Japanese cinema is samurai showdowns, tough gangster pictures, or calm, quietly devastating domestic dramas. Kurosawa, Ozu, Mizoguchi. Oh, and Godzilla. Maybe a few decades of nothing for a while, then long-haired ghosts and incredibly violent weird movies by Takashi Miike. That’s what the industry and art form looked like to even an interested observer not too long ago. There were a few other movies that came in through the cracks (Afterlife in the late ’90s, Kitano’s fireworks before that) but the vision of Japanese cinema, internationally, was fairly stable for a long of film enthusiasts.
With their Nikkatsu releases in general, and these Diamond Guys collections in particular, Arrow Video is helping to usher in a very different view of what Japanese movies were, particularly the average domestic program, the movies that were never meant to go out onto the arts festival circuit, or be watched by someone living 5000 miles away, almost six decades after they were made. Movies like the ones in Nikkatsu Diamond Guys Volume 2 were the product churned out by a studio system in its last years, desperate to keep a shrinking audience who were getting into this new-fangled TV thing (which saturated Japan at a later date than it had in the West.)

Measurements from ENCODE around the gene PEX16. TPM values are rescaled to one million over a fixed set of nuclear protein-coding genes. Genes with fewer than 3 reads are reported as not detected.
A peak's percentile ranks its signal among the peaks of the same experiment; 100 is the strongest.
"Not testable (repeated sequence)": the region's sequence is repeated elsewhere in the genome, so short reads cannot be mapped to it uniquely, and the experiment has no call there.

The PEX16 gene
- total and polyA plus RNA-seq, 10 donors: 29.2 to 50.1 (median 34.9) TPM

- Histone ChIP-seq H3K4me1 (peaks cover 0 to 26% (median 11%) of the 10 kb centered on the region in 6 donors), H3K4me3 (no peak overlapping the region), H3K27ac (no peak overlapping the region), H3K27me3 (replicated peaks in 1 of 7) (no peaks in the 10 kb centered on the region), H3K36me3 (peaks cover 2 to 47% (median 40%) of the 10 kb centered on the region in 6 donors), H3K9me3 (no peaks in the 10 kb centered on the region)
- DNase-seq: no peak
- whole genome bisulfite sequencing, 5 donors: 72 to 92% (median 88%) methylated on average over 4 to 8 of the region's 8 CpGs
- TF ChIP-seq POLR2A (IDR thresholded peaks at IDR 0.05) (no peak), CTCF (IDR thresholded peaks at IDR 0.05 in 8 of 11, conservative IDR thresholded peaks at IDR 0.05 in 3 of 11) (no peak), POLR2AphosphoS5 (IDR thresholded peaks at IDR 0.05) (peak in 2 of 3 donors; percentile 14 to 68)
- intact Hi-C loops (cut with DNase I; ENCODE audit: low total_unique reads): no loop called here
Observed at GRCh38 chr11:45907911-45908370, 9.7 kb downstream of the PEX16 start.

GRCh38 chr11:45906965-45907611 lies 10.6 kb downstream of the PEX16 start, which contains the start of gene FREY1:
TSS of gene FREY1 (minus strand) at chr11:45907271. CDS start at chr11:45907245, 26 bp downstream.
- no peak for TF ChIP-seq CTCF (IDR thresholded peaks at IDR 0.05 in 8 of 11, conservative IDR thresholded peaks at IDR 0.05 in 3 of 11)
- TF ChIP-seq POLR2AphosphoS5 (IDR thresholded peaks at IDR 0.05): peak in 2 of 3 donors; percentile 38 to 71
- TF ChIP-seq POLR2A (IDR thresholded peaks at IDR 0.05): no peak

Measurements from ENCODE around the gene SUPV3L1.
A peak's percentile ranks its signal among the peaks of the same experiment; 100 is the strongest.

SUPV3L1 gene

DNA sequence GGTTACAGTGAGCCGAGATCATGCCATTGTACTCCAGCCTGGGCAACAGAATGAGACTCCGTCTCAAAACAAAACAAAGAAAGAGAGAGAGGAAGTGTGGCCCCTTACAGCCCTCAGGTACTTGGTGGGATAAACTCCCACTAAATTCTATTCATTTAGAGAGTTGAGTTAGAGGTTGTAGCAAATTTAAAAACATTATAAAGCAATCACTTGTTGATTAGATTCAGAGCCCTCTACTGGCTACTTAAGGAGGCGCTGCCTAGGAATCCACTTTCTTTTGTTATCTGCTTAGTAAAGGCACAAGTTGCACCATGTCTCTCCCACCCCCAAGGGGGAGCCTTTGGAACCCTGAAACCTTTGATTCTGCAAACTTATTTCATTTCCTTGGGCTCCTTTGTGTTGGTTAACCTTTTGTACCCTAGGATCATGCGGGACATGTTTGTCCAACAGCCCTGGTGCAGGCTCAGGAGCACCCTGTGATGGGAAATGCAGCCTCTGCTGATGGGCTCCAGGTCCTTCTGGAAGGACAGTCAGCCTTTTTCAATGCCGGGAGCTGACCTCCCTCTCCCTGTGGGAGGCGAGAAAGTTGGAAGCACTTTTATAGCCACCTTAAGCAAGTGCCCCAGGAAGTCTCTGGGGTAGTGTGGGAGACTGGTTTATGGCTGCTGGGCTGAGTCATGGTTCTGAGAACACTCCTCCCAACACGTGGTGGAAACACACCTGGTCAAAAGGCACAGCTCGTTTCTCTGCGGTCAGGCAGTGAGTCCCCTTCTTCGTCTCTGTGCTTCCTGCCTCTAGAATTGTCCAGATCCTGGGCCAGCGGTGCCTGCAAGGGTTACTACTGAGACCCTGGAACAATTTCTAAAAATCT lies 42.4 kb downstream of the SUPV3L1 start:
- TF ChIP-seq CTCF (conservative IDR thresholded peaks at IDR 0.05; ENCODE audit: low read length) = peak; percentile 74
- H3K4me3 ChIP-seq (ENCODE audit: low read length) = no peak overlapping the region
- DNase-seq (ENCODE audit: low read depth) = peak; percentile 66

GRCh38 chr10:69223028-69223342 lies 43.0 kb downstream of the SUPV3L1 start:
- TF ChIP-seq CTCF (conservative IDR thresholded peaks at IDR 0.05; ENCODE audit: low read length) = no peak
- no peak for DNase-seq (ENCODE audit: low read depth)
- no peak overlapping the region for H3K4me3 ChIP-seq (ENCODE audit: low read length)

The Diamond Guys of the collection refer to the stable of actors who would star in the Nikkatsu studios films. This collection features two of these Diamond Guys, Jo Shishido and Akira Kobayashi. Jo might be the more familiar face in the west (particularly for his collaborations with Seijin Suzuki in Branded to Kill, and for his implanted puffy cheeks) but Akira Kobayashi was the bigger star in Japan, with a singing career to go along with his acting. Also, two of the movies in this collection feature the cute, diminutive Ruriko Asaoka as the female lead.